|A live individual of Veronicella sloanei, head end towards the bottom of the image|
When extended, this slug can attain a length of 12 cm (5 in.). It is highly variable in coloration and positive identification depends on dissection and inspection of the genitalia. It is usually very pale in color, ranging from mottle pale yellow, cream to white. It may have irregular black spotting or speckling all over the dorsal surface that may coalesce into two poorly defined bands running down either side of the body; in the juveniles, these two bands may be clearer and better defined as grey bands, especially anteriorly. Occasionally the snail can be mostly brownish. The only constant color character among different Caribbean island populations is the eye stalk, which is bluish grey with a light brown tip.
Other non-indigenous distribution includes:
- Dominica - first report from Dominica in 2009
- Dominican Republic
- Saint Lucia
- Saint Vincent
- Cuba (Bahia Honda in Pinar del Río Province).
Controversially Cowie et al. (2009) considered this species has not yet become established in the USA, but it is considered to represent a potentially serious threat as a pest, an invasive species which could negatively affect agriculture, natural ecosystems, human health or commerce. Therefore it has been suggested that this species be given top national quarantine significance in the USA.
This slug lives in moist conditions and is nocturnal.
This species attacks a wide variety of agricultural and horticultural plants including banana, plantain, various beans and peas, peanut, eggplant, cultivars of Brassica (e.g., broccoli, cabbage, cauliflower), carrot, hot and sweet peppers, various citrus species, lettuce, sweet potato, dasheen, eddoe, tannia, tomato, and yam.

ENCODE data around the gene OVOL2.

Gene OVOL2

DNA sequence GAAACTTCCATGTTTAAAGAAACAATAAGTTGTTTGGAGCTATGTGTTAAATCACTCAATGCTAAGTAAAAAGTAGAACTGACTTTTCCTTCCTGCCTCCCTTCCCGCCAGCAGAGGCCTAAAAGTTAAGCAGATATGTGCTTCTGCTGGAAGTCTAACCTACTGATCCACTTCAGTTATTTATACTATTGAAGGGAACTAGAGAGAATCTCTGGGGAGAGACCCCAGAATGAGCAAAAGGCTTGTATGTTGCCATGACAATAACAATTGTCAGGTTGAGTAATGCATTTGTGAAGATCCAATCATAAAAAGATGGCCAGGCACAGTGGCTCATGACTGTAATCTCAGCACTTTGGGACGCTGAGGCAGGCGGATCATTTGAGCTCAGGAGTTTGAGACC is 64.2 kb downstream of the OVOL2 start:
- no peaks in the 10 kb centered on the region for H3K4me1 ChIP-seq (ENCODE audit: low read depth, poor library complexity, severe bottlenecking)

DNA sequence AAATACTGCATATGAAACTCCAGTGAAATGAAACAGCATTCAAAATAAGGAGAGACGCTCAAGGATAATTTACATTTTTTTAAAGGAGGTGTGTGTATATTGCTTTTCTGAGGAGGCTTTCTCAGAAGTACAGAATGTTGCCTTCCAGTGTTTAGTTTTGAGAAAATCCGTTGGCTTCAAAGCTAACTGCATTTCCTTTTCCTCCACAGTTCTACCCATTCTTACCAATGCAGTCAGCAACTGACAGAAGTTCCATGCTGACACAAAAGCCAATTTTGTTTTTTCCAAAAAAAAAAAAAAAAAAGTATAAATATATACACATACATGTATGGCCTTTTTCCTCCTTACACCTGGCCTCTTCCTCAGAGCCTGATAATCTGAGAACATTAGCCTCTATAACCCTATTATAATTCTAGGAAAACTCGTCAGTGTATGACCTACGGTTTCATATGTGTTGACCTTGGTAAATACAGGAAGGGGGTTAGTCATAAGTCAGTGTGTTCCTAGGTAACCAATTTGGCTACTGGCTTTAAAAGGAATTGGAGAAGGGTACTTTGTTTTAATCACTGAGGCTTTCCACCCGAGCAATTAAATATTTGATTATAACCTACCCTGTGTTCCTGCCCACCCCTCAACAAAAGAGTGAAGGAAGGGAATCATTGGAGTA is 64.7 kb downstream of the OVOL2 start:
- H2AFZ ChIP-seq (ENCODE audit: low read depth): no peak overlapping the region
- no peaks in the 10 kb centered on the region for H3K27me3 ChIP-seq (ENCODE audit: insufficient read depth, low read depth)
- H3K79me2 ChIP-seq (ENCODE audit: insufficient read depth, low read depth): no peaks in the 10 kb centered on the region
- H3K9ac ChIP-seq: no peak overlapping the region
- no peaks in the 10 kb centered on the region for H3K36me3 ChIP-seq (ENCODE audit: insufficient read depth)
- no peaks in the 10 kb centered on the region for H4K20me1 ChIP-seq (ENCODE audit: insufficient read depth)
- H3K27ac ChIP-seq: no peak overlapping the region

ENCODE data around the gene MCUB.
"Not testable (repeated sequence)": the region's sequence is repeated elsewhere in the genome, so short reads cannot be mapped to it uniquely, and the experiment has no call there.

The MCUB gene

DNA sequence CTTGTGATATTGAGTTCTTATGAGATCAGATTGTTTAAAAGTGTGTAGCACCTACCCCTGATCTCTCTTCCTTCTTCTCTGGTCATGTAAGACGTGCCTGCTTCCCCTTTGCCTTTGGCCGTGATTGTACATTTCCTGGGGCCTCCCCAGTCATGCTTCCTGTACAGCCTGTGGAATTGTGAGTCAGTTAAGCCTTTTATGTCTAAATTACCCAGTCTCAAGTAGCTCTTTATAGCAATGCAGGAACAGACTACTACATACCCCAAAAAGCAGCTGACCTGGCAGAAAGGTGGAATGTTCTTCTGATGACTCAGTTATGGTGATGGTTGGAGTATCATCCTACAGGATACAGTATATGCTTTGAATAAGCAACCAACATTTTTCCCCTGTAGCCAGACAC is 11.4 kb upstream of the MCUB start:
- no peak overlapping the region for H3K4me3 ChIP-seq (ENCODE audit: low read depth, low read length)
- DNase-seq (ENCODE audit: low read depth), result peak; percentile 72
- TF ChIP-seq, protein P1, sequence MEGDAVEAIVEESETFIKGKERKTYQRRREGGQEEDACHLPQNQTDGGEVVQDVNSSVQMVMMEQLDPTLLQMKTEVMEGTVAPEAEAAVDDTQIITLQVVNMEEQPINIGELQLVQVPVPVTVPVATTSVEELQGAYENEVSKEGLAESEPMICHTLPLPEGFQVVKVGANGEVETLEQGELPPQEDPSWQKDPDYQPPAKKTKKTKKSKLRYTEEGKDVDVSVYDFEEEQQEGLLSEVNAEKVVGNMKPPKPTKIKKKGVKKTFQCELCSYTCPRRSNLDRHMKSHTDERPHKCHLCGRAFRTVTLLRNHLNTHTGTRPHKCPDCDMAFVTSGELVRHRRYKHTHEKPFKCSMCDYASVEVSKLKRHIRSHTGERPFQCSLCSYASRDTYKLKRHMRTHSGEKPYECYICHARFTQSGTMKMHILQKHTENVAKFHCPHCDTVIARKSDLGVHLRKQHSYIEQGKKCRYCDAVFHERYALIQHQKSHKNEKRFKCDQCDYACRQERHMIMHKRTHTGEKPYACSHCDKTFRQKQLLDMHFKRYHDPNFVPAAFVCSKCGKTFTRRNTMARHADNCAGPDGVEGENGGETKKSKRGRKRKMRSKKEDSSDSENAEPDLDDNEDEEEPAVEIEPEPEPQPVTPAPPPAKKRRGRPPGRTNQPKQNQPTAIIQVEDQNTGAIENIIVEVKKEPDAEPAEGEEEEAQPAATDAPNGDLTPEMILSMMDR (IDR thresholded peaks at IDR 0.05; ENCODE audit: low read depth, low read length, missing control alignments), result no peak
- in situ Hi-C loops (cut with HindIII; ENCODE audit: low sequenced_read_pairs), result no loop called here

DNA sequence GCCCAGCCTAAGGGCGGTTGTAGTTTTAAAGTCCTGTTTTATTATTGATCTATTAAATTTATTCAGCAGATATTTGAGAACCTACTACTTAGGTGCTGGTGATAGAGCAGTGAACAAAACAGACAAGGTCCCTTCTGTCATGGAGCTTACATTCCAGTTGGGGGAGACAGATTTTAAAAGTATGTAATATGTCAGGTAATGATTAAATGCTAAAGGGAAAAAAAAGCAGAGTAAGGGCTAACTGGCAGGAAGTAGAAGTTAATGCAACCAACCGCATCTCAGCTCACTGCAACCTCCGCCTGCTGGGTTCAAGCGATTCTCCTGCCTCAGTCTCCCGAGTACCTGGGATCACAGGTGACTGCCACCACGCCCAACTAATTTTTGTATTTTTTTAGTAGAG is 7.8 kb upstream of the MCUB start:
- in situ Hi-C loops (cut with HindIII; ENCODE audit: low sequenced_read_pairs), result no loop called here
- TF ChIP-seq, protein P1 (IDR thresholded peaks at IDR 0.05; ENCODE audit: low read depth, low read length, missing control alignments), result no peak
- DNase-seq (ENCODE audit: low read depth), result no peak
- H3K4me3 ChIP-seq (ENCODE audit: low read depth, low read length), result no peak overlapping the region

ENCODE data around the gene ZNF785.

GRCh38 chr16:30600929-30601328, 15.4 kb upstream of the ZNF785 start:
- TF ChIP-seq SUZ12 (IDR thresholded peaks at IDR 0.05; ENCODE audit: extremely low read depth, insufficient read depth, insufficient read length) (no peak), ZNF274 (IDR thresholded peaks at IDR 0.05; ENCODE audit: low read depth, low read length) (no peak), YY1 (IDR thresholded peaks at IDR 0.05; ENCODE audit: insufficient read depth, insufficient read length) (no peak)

Importance for humans
- Maceira D. F. (2003). "Las especies de la familia Veronicellidae (Mollusca, Soleolifera) en Cuba". Revista de Biología Tropical 51(3): 453-461. PDF.
- Stange L. A. (created September 2004, updated March 2006). "Snails and Slugs of Regulatory Significance to Florida". Division of Plant Industry, Florida Department of Agriculture and Consumer Services. accessed 27 August 2010.
- Rosenberg G. & Muratov I. (2003-2005). Distribution of non-endemic species of terrestrial mollusks from Jamaica. Published May 2003, modified 5 August 2005, accessed 27 October 2008.
- Robinson D. G., Hovestadt A., Fields A. & Breure A. S. H. (July 2009). "The land Mollusca of Dominica (Lesser Antilles), with notes on some enigmatic or rare species". Zoologische Mededelingen 83 http://www.zoologischemededelingen.nl/83/nr03/a13
- Cowie R. H., Dillon R. T., Robinson D. G. & Smith J. W. (2009). "Alien non-marine snails and slugs of priority quarantine importance in the United States: A preliminary risk assessment". American Malacological Bulletin 27: 113-132. PDF.
- Anonymous. (2005) "Veronicella (Veronicella) sloanei (Cuvier, 1817) Pancake Slug". PetSnails.co.uk. Accessed 27 October 2008.
- (Italian) Quattrini D. & Lanza B. (15 December 1968). "Observations on the gonads of Veronicella sloanei (Cuvier) (Gastropoda soleolifera veronicellidae)". Boll Soc Ital Biol Sper. 44(23): 2023-2026.